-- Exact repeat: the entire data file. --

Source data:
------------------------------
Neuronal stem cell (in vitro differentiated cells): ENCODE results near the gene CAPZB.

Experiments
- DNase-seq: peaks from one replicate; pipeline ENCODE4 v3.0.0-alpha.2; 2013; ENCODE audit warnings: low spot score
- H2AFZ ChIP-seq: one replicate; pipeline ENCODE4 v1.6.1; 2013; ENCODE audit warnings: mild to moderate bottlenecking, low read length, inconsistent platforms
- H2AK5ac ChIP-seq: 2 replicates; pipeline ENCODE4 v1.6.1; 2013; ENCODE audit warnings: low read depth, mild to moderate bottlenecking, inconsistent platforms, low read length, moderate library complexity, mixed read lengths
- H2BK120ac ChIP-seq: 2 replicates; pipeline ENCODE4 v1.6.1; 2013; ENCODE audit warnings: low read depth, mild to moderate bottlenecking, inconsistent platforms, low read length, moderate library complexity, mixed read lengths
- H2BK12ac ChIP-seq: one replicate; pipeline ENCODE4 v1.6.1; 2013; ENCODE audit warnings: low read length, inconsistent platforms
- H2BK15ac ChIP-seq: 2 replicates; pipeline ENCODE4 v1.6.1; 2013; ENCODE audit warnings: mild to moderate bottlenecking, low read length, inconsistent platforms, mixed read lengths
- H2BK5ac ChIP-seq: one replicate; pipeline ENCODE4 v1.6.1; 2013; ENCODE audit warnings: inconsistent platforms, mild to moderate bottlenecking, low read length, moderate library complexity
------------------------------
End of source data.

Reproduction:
Neuronal stem cell (in vitro differentiated cells): ENCODE results near the gene CAPZB.

Experiments
- DNase-seq: peaks from one replicate; pipeline ENCODE4 v3.0.0-alpha.2; 2013; ENCODE audit warnings: low spot score
- H2AFZ ChIP-seq: one replicate; pipeline ENCODE4 v1.6.1; 2013; ENCODE audit warnings: mild to moderate bottlenecking, low read length, inconsistent platforms
- H2AK5ac ChIP-seq: 2 replicates; pipeline ENCODE4 v1.6.1; 2013; ENCODE audit warnings: low read depth, mild to moderate bottlenecking, inconsistent platforms, low read length, moderate library complexity, mixed read lengths
- H2BK120ac ChIP-seq: 2 replicates; pipeline ENCODE4 v1.6.1; 2013; ENCODE audit warnings: low read depth, mild to moderate bottlenecking, inconsistent platforms, low read length, moderate library complexity, mixed read lengths
- H2BK12ac ChIP-seq: one replicate; pipeline ENCODE4 v1.6.1; 2013; ENCODE audit warnings: low read length, inconsistent platforms
- H2BK15ac ChIP-seq: 2 replicates; pipeline ENCODE4 v1.6.1; 2013; ENCODE audit warnings: mild to moderate bottlenecking, low read length, inconsistent platforms, mixed read lengths
- H2BK5ac ChIP-seq: one replicate; pipeline ENCODE4 v1.6.1; 2013; ENCODE audit warnings: inconsistent platforms, mild to moderate bottlenecking, low read length, moderate library complexity